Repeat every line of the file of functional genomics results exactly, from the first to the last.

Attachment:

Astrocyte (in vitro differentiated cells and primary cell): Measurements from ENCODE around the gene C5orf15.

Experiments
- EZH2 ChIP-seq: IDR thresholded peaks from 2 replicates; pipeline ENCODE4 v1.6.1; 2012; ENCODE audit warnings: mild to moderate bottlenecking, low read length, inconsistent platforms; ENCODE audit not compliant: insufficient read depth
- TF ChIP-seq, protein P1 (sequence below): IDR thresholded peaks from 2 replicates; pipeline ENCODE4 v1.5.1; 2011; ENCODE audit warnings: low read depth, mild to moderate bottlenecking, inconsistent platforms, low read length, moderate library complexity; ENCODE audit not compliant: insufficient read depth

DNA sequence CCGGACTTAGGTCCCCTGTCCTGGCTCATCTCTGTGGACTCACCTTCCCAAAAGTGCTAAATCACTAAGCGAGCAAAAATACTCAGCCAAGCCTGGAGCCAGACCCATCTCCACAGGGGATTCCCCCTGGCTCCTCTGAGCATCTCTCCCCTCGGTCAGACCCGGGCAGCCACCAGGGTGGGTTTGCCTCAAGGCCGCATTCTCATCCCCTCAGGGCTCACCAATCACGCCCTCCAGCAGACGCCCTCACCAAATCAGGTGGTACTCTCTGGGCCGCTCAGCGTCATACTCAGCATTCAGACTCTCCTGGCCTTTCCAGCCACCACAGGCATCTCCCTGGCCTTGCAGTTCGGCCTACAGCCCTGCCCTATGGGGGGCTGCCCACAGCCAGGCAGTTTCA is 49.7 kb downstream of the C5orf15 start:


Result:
Astrocyte (in vitro differentiated cells and primary cell): Measurements from ENCODE around the gene C5orf15.

Experiments
- EZH2 ChIP-seq: IDR thresholded peaks from 2 replicates; pipeline ENCODE4 v1.6.1; 2012; ENCODE audit warnings: mild to moderate bottlenecking, low read length, inconsistent platforms; ENCODE audit not compliant: insufficient read depth
- TF ChIP-seq, protein P1 (sequence below): IDR thresholded peaks from 2 replicates; pipeline ENCODE4 v1.5.1; 2011; ENCODE audit warnings: low read depth, mild to moderate bottlenecking, inconsistent platforms, low read length, moderate library complexity; ENCODE audit not compliant: insufficient read depth

DNA sequence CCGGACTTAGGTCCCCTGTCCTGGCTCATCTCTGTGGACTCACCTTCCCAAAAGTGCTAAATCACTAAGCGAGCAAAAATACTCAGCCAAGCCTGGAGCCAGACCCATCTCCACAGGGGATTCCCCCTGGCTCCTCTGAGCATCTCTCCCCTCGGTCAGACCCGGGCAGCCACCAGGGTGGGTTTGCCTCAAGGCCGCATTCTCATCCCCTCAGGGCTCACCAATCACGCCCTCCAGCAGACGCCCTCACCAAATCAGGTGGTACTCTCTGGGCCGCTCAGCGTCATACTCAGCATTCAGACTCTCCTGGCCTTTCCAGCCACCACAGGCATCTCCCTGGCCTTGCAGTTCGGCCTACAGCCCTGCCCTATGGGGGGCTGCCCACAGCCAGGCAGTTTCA is 49.7 kb downstream of the C5orf15 start: